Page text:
Methods and systems for evaluating tire properties

Abstract

A method is provided for evaluating a tire. The method includes impacting the tire with a force; measuring motion information; extracting the resonant frequencies from the measured motion information; and calculating stiffness characteristics of the tire from the resonant frequencies.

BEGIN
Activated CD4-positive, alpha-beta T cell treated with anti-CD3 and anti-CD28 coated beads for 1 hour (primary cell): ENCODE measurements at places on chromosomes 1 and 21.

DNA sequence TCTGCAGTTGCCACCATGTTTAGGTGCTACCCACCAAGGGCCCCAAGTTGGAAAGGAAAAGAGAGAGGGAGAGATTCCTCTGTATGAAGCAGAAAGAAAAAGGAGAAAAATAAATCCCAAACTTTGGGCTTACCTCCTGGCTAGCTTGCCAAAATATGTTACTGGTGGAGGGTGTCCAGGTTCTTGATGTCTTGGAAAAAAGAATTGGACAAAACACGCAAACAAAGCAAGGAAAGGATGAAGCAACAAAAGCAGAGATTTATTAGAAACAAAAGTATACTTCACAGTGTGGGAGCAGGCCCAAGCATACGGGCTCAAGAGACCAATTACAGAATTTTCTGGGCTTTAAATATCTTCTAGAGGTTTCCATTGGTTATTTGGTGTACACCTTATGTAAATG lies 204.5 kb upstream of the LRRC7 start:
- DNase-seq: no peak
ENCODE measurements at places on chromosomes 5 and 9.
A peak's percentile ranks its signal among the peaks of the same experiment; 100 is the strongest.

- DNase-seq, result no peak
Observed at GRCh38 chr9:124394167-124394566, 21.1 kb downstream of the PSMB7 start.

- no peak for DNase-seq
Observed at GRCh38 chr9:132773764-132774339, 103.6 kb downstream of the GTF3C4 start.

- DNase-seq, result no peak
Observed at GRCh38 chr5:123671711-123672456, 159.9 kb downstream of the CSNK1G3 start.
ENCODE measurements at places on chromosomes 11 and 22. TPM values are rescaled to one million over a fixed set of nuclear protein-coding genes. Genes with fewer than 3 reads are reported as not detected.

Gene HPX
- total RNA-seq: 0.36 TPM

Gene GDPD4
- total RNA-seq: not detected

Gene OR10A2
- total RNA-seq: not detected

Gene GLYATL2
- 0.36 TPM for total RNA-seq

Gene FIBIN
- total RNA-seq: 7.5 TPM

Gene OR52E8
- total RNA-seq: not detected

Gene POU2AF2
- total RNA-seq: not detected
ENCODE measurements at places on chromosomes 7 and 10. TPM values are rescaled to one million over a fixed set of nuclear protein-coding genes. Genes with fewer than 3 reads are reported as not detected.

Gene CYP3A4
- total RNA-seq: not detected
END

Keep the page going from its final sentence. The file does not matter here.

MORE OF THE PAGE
Claims